The federal contracting community is abuzz today with the Environmental Protection Agency’s (EPA) announcement that energy company BP P.L.C. and several of its affiliates have been suspended from federal contracting.
The EPA justified its action citing BP’s “lack of business integrity” as demonstrated by the 2010 Deepwater Horizon disaster. That one incident killed 11 people and caused a massive oil spill in the Gulf of Mexico, for which BP recently pleaded guilty to 14 criminal counts and agreed to pay more than $4.5 billion in penalties. BP still faces civil lawsuits filed by the federal and state governments.
The suspension prevents BP from getting new contracts. It does not affect BP’s existing federal contracts, a point BP makes abundantly clear in its public statement today. The suspension will be lifted when BP can show the EPA that it is responsible and meets federal business standards. In the meantime, the Department of Interior has also disqualified BP from winning new leases to drill for oil or gas on federal land.
As POGO General Counsel Scott Amey said today, “The suspension of BP from future government contracts is surprising but welcome.” POGO has been closely tracking BP’s transgressions for several years on this blog (ever since that memorable “Black Thursday” back in October 2007 when BP racked up 6 misconduct instances in one day) and in our Federal Contractor Misconduct Database. For a long time, we have cynically observed that, as the largest supplier of oil and gas to the U.S. military, BP has become too big to suspend or debar. The press release BP issued two weeks ago to announce the criminal settlement, which stated that the company had “not been advised of the intention of any federal agency to suspend or debar the company,” only bolstered our cynicism.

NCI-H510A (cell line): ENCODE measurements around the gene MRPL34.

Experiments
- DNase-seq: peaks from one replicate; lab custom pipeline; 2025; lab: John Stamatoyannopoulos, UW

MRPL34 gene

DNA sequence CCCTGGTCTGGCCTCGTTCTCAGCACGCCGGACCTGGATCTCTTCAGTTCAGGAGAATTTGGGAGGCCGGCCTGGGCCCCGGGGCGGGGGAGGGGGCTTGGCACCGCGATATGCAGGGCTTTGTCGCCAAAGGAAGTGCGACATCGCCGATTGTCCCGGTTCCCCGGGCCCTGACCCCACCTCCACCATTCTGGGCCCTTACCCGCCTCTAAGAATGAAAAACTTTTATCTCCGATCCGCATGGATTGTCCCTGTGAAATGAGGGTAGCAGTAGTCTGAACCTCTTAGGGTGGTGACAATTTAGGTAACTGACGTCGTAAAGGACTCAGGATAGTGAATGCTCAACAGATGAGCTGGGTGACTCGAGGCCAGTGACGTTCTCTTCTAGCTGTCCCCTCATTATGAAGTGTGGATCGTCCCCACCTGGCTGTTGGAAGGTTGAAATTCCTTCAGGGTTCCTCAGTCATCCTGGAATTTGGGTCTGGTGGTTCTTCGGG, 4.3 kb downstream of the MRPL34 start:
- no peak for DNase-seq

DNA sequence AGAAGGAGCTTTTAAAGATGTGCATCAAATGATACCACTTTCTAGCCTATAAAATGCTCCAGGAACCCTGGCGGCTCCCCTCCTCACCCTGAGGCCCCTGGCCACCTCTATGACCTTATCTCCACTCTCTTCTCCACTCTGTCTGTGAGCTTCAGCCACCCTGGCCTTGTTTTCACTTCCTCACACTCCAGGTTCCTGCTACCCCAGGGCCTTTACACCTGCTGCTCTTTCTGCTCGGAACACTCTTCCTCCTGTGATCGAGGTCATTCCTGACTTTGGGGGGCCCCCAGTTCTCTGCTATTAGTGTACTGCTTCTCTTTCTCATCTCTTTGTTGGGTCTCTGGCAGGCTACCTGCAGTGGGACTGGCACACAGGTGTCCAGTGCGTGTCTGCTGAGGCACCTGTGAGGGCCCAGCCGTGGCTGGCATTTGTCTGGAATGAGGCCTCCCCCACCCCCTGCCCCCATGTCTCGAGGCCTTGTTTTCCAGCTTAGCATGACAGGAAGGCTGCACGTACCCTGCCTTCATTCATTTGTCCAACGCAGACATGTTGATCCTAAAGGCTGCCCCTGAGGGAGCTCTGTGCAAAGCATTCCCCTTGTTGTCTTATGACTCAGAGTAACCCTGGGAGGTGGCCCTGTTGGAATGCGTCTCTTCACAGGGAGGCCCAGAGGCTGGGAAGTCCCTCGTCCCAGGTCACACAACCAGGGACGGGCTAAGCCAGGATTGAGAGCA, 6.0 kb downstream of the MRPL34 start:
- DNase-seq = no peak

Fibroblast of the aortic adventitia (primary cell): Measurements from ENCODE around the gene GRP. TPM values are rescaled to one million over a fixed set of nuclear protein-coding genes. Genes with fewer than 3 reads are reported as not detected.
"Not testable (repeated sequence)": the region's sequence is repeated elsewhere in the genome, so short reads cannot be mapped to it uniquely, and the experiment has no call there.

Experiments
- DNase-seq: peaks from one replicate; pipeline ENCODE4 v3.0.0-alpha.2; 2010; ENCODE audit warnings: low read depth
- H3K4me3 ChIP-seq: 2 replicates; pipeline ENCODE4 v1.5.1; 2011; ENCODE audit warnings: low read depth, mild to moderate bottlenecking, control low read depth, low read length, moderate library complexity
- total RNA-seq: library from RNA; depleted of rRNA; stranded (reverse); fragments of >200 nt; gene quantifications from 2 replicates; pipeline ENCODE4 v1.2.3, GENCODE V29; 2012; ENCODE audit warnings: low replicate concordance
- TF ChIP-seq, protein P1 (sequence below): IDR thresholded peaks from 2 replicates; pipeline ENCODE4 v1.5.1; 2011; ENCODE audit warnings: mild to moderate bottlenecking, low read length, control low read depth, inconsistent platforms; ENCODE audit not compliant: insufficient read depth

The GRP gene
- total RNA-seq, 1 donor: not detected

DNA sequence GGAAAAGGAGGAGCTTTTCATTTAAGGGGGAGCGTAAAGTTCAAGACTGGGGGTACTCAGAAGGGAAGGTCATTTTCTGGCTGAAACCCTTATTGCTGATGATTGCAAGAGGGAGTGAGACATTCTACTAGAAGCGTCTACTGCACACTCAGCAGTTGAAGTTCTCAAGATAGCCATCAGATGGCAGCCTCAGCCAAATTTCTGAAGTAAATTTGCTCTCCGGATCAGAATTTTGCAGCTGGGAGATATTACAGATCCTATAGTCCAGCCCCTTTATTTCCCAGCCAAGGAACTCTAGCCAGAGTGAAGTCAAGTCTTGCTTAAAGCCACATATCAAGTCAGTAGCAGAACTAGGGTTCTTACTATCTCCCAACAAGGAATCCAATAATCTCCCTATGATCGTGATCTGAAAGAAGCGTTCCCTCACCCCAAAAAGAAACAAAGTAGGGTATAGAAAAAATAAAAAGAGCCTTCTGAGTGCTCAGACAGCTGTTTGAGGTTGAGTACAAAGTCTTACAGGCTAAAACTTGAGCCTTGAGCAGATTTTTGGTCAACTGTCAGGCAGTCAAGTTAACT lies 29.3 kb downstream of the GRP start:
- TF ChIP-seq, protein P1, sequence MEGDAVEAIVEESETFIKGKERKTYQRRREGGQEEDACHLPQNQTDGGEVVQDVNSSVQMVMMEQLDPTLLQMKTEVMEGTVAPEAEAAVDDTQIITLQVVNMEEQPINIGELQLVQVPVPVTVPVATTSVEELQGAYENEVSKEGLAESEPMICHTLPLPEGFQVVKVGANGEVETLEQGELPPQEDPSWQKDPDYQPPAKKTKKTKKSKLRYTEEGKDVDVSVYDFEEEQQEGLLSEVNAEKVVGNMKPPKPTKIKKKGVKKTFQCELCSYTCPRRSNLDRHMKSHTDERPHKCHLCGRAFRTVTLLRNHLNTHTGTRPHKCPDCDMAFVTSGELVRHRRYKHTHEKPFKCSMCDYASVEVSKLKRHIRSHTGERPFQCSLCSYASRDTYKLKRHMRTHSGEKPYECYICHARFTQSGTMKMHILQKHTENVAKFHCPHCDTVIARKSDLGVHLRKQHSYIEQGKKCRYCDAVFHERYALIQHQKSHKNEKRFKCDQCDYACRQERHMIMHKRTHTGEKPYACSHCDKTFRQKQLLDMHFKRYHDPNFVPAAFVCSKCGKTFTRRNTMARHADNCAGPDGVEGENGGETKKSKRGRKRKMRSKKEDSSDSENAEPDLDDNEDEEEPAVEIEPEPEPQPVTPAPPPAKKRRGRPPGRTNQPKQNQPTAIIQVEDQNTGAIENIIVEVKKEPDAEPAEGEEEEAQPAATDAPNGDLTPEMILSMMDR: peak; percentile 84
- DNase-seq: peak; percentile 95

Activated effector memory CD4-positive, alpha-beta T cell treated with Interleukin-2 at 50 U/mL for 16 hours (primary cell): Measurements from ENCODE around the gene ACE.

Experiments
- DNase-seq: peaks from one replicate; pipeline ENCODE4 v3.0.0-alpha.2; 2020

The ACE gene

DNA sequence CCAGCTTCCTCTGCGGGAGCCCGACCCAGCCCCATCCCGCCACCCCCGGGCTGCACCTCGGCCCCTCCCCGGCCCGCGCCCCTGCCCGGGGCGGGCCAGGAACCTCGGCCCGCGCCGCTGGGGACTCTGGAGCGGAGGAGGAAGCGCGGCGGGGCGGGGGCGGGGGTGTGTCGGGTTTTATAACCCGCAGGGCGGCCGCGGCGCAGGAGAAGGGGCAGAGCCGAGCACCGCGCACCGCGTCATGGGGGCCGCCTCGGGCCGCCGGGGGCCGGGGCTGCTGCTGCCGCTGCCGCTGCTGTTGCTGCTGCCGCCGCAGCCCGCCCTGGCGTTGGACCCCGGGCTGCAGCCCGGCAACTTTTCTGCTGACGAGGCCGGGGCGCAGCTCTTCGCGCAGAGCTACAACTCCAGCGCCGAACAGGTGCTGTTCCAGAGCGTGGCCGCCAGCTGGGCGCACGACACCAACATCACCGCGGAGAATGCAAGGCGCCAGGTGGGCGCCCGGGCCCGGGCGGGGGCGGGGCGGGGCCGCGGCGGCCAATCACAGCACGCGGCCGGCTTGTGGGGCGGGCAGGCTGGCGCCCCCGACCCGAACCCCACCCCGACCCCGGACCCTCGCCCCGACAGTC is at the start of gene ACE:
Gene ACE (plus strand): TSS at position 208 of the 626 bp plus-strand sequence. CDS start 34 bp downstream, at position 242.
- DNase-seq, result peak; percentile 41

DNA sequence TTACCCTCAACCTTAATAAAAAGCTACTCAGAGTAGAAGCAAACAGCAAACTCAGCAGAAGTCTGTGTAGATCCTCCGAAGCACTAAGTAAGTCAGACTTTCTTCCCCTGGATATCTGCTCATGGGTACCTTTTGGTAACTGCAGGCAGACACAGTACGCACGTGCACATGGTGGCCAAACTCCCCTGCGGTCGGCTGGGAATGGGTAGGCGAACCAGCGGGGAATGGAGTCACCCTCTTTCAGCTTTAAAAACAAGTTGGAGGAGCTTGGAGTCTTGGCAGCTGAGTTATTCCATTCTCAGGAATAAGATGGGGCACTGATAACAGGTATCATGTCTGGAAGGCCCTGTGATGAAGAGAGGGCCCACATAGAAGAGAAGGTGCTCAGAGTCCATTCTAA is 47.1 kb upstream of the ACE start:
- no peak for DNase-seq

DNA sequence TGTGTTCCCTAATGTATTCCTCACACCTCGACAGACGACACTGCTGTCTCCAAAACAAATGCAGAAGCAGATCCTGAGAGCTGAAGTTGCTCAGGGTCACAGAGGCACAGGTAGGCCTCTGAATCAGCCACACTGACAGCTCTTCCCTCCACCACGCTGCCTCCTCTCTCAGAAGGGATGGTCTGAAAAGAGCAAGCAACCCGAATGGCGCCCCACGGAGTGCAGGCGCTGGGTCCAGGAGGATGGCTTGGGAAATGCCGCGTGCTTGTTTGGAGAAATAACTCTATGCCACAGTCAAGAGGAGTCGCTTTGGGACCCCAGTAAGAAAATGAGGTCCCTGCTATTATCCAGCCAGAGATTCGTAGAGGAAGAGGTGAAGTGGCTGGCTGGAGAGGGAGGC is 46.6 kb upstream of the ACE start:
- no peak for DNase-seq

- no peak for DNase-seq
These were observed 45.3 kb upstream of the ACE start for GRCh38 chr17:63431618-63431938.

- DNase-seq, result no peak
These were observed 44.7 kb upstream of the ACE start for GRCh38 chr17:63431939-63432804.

It will be interesting to see how long the suspension remains in place. The last time the EPA took steps to exclude BP from federal contracting—back in 2009—the agency backed off due to pressure from the Pentagon. BP currently has somewhere in the neighborhood of $1 billion in fuel supply contracts with the Department of Defense. According to BP, it has been diligently working on proving its responsibility to the EPA and assures the public that an administrative agreement resolving the suspension will happen “soon.”
The EPA deserves to be commended for today’s decision. As Scott Amey explained, the BP suspension “sends a message to all government contractors, even large companies, that they will be held accountable if their business practices place taxpayers at risk….This is exactly the strong step the government should take to protect federal agencies, safeguard taxpayers, and establish expectations for responsible contractor behavior.”